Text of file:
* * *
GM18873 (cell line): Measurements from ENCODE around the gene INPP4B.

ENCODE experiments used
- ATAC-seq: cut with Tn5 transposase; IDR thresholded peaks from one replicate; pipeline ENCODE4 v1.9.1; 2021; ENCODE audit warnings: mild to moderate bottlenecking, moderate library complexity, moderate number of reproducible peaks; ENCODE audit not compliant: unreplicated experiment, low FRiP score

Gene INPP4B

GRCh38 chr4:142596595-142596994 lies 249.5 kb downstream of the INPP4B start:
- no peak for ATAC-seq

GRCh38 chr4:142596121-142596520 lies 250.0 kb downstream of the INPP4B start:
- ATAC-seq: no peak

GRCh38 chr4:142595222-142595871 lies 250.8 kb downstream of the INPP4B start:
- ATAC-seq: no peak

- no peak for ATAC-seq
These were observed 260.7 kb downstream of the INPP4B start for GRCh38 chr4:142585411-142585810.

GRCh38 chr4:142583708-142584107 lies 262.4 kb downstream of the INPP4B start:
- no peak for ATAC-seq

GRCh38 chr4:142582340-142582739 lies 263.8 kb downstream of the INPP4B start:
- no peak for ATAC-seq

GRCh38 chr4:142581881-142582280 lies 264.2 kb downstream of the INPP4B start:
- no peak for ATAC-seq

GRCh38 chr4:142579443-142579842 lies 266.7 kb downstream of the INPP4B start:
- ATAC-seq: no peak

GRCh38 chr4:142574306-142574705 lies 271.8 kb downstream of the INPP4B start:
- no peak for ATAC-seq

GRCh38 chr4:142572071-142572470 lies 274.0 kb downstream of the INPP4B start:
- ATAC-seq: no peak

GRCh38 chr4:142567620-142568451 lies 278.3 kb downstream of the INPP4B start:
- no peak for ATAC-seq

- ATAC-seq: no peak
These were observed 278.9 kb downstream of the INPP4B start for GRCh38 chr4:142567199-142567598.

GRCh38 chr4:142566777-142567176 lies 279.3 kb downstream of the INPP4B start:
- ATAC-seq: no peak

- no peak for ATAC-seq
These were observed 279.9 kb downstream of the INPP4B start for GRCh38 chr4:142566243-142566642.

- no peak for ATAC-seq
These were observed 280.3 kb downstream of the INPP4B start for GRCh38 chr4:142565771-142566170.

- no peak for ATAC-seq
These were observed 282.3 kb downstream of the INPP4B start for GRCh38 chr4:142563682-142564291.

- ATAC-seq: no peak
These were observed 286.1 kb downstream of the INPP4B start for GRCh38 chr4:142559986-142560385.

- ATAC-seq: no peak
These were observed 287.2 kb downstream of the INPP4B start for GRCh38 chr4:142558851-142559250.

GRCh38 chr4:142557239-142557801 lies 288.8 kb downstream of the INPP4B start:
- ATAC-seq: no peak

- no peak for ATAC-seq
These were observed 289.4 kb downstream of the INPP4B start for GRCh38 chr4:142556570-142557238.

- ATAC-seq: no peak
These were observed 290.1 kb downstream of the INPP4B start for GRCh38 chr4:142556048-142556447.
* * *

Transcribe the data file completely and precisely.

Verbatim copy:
GM18873 (cell line): Measurements from ENCODE around the gene INPP4B.

ENCODE experiments used
- ATAC-seq: cut with Tn5 transposase; IDR thresholded peaks from one replicate; pipeline ENCODE4 v1.9.1; 2021; ENCODE audit warnings: mild to moderate bottlenecking, moderate library complexity, moderate number of reproducible peaks; ENCODE audit not compliant: unreplicated experiment, low FRiP score

Gene INPP4B

GRCh38 chr4:142596595-142596994 lies 249.5 kb downstream of the INPP4B start:
- no peak for ATAC-seq

GRCh38 chr4:142596121-142596520 lies 250.0 kb downstream of the INPP4B start:
- ATAC-seq: no peak

GRCh38 chr4:142595222-142595871 lies 250.8 kb downstream of the INPP4B start:
- ATAC-seq: no peak

- no peak for ATAC-seq
These were observed 260.7 kb downstream of the INPP4B start for GRCh38 chr4:142585411-142585810.

GRCh38 chr4:142583708-142584107 lies 262.4 kb downstream of the INPP4B start:
- no peak for ATAC-seq

GRCh38 chr4:142582340-142582739 lies 263.8 kb downstream of the INPP4B start:
- no peak for ATAC-seq

GRCh38 chr4:142581881-142582280 lies 264.2 kb downstream of the INPP4B start:
- no peak for ATAC-seq

GRCh38 chr4:142579443-142579842 lies 266.7 kb downstream of the INPP4B start:
- ATAC-seq: no peak

GRCh38 chr4:142574306-142574705 lies 271.8 kb downstream of the INPP4B start:
- no peak for ATAC-seq

GRCh38 chr4:142572071-142572470 lies 274.0 kb downstream of the INPP4B start:
- ATAC-seq: no peak

GRCh38 chr4:142567620-142568451 lies 278.3 kb downstream of the INPP4B start:
- no peak for ATAC-seq

- ATAC-seq: no peak
These were observed 278.9 kb downstream of the INPP4B start for GRCh38 chr4:142567199-142567598.

GRCh38 chr4:142566777-142567176 lies 279.3 kb downstream of the INPP4B start:
- ATAC-seq: no peak

- no peak for ATAC-seq
These were observed 279.9 kb downstream of the INPP4B start for GRCh38 chr4:142566243-142566642.

- no peak for ATAC-seq
These were observed 280.3 kb downstream of the INPP4B start for GRCh38 chr4:142565771-142566170.

- no peak for ATAC-seq
These were observed 282.3 kb downstream of the INPP4B start for GRCh38 chr4:142563682-142564291.

- ATAC-seq: no peak
These were observed 286.1 kb downstream of the INPP4B start for GRCh38 chr4:142559986-142560385.

- ATAC-seq: no peak
These were observed 287.2 kb downstream of the INPP4B start for GRCh38 chr4:142558851-142559250.

GRCh38 chr4:142557239-142557801 lies 288.8 kb downstream of the INPP4B start:
- ATAC-seq: no peak

- no peak for ATAC-seq
These were observed 289.4 kb downstream of the INPP4B start for GRCh38 chr4:142556570-142557238.

- ATAC-seq: no peak
These were observed 290.1 kb downstream of the INPP4B start for GRCh38 chr4:142556048-142556447.